• Research suggests that even if people of color and those with lower incomes do seek mental health services, the biases of practitioners themselves may present additional hurdles for them to be accepted as new patients.

The National Alliance on Mental Illness (NAMI) notes that approximately 1 in 5 adults in the U.S.—43.8 million, or 18.5%—experiences mental illness in a given year, and roughly 1 in 25 adults in the U.S.—10 million, or 4.2%—will experience serious mental illness in a year that interferes with, or limits, one’s life activities.

If mental illness is as common as we are led to believe, then why does the stigmatization continue?

Much like sex, stigma sells. It screams scandal. 

And In Touch is in the business of making money. The magazine’s actions are shameful, and have likely inflicted damage upon those who are in need of mental health services.

 

Forbes: Most Employers Paying For Doctor Telemedicine Visits

Nearly 60% of the nation’s large employers now provide medical coverage for telemedicine , offering workers access to video consultations with physicians via smartphone, tablet or desktop computer.

The number of such employers now covering telemedicine has jumped from about 30% last year as companies see an opportunity to save money and give quicker access to medical care, according to the Mercer National Survey of Employer-Sponsored Health Plans. The analysis, which comes amid the annual employer fall open enrollment period, draws from a sample of more than 2,500 companies with at least 10 employees.

The telemedicine consultation between physician and patient costs around $40 compared to an in-person office visit that can cost $125. Though coverage varies widely, Mercer data shows 75% of employers that offer telemedicine share the cost of the visit with their workers through a co-pay of generally around $25.”

Read more here.

Reflections on the Critical Data Studies Symposium & Future Directions for Critical Data Studies

I am so proud to have been a part of the first symposium on Critical Data Studies at the University of Minnesota, an interdisciplinary initiative that was made possible by the Institute for Advanced Study and Informatics Institute.

Thursday’s keynote by Dr. Ruha Benjamin was a fascinating look at the ways that science, technology, and medicine are political. Biotechnologies and genomic research, she argued, are designed with discriminatory frameworks and result in findings and technologies that perpetuate the marginalization and oppression of people along racial and gendered lines.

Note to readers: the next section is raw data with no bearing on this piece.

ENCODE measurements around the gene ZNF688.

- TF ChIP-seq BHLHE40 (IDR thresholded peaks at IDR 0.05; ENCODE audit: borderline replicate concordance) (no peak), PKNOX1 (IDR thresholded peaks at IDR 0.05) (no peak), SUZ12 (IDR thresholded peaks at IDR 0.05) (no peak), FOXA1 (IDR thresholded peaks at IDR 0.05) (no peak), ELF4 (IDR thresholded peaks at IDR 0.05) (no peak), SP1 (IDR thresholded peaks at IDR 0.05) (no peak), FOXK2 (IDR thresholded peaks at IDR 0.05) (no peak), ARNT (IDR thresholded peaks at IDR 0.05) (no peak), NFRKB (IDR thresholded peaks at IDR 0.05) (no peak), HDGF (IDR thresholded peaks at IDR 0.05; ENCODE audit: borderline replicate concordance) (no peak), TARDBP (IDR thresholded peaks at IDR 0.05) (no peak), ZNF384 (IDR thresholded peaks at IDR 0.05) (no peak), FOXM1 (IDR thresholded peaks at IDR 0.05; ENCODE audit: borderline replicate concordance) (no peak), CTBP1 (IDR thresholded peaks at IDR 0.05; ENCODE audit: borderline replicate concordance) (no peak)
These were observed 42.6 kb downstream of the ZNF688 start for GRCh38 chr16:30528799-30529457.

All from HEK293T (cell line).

One of my favorite lines from the talk: Our biopolitical imaginary recalibrates existing social difference (e.g., race/ethnicity) as genomic difference.

Note: I will post a video of the presentation Dr. Benjamin gave when it is available, but for now you can watch her excellent TED talk From Park Bench to Lab Bench – What Kind of Future Are We Designing? below:

On Friday those of us who received the summer fellowships each gave a five-minute “lightning talk” that introduced our research projects. IAS recorded those presentations as well, and they can be viewed below:

06:25 Emma Bedor Hiland, Communications Studies
(En)coding Inclusiveness in Smartphone Applications for Mentally Disordered Users

12:32 Lars MacKenzie, Gender, Women, and Sexuality Studies
Accounting for Change: Big Data, Gender Transition and Financial Surveillance of Identity

18:13 Deniz Coral, Anthropology
Markets with Many Faces: The Role of Screens in the Financial Imagination

22:35 Katelin Krieg, English
Victorian Data Analysis and Visualization

27:52 Alexander Fink, Social Work
Locating Human Possibility and Aspirations in Social Service Mass Data Collection Systems

33:50 Madison Van Oort, Sociology
Well-Dressed Data: Workplace Surveillance in the World’s Top Retailers

39:35 Amelia Hassoun, Anthropology
Big Data, Big Futures: Imagining the Singaporean Smart Nation

45:14 Stephen Savignano, Anthropology
Interaction / Machination: Thinking Machines through Interactive Computation

49:40 Link Swanson, Philosophy
User interfaces and the epistemology of the new computational cognitive revolution

Following these lightning talks, pairs of fellowship recipients gave 10-minute, more-in-depth presentations on their research and findings to symposium attendees. Lars Mackenzie and I were a pair as our work shared the theme of In/Visbility, and we discussed our findings with faculty, graduate students, and University staff.

Toward the end of the symposium, everyone in attendance agreed upon the importance of continuing these conversations about the human in the data. I am hopeful that we can all continue to meet and discuss our work and activism.